6 min read

Travel is limited right now, but luckily, road trips are still on the table. 

While a getaway may sound appealing (especially during these uncertain times), you’ll have to do a little extra planning if you want to take your pet along for the ride. After all, fur babies are like family, so you may not like the thought of leaving your four-legged friend at a boarding facility or under someone else’s care. 

Taking a road trip with a dog or cat need not be a hassle. Here are 16 useful tips for long drives to help you prep your car, stay safe, and keep your fur ball as comfortable and stress-free as possible. 


1. Have a Chat With Your Vet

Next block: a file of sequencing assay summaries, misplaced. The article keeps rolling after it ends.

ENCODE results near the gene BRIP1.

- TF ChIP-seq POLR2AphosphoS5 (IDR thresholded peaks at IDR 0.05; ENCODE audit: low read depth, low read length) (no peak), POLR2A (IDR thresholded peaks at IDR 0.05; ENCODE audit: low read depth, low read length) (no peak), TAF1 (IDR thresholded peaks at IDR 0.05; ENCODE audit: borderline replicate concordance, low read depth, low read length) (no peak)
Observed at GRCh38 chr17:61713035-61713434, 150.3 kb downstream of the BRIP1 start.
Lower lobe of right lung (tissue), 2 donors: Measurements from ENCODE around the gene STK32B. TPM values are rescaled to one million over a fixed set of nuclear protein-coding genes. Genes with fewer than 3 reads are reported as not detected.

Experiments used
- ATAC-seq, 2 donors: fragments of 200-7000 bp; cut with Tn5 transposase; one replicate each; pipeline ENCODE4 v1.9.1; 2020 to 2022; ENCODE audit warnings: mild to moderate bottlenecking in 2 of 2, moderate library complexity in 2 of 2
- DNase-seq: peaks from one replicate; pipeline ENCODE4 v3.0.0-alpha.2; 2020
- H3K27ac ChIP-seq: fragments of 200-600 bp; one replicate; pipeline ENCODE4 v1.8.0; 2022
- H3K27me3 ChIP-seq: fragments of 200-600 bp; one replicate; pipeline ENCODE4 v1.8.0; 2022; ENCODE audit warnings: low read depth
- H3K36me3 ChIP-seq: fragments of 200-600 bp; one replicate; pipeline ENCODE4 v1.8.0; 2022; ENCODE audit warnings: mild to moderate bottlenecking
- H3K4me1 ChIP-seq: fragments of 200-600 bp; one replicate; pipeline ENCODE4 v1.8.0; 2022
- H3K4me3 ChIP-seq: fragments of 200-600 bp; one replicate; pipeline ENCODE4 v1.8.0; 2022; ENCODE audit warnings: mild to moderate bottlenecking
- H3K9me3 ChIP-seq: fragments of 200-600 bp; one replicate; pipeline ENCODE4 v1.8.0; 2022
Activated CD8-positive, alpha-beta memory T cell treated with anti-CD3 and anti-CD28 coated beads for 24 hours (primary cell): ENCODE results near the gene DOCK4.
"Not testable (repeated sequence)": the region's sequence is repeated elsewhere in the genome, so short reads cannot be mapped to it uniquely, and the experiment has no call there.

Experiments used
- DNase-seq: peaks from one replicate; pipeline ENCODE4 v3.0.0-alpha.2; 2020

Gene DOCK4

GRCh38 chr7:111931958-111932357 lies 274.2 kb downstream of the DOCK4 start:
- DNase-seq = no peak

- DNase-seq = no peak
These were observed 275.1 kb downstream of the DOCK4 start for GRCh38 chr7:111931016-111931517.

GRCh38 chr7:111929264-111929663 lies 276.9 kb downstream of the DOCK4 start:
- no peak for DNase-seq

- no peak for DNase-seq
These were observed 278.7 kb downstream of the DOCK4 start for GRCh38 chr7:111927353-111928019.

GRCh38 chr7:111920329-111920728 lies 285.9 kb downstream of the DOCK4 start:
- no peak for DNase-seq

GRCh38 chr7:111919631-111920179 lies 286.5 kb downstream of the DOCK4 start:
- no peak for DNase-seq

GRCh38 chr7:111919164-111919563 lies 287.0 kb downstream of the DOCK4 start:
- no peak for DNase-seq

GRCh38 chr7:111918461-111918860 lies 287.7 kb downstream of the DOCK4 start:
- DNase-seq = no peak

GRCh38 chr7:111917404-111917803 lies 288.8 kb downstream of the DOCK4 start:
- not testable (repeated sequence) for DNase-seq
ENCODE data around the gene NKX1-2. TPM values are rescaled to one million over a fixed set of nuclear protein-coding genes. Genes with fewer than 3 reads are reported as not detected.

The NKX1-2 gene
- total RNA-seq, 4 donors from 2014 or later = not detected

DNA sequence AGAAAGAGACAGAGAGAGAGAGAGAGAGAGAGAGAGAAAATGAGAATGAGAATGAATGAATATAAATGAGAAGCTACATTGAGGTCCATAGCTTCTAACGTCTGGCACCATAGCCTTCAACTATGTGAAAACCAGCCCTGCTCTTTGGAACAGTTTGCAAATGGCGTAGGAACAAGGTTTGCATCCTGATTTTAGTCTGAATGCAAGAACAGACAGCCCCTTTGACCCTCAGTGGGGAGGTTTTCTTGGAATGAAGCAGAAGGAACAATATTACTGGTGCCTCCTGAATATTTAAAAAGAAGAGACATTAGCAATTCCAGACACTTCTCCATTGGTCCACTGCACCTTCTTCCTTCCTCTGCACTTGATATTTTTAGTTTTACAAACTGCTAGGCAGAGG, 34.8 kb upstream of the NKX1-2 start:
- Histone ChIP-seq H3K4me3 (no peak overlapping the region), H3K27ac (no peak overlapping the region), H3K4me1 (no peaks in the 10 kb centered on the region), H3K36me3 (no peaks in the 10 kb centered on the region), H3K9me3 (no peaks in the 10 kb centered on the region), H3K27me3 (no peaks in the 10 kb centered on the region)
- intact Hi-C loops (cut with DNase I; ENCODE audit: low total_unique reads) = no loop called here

It’s always a good idea to visit your vet before traveling with your pet. Not only to make sure your pet’s health is up to snuff but also to discuss ways to ease any anxiety and treat possible motion sickness. There are several pet-friendly medications your vet can prescribe, along with additional tips on the best time to feed your hound or feline and ways to make them more comfortable on the road. 

2. Get Your Pet Familiar With Your Car 

When it comes to how to travel with a dog or cat, you’ve first got to get them familiar with your car. Cats are particularly finicky when adjusting to new spaces, but any animal can be a bit wary of unfamiliar surroundings. The day you’re leaving shouldn’t be the first time your pet is introduced to your wheels. Start by taking your fur ball out to the car. Sit in the back seat together and engage in activities like you would typically do indoors — administering treats, pets, brushing, etc. After you’ve tried that a few times, take a few short test drives to get your pet used to the movement of the car.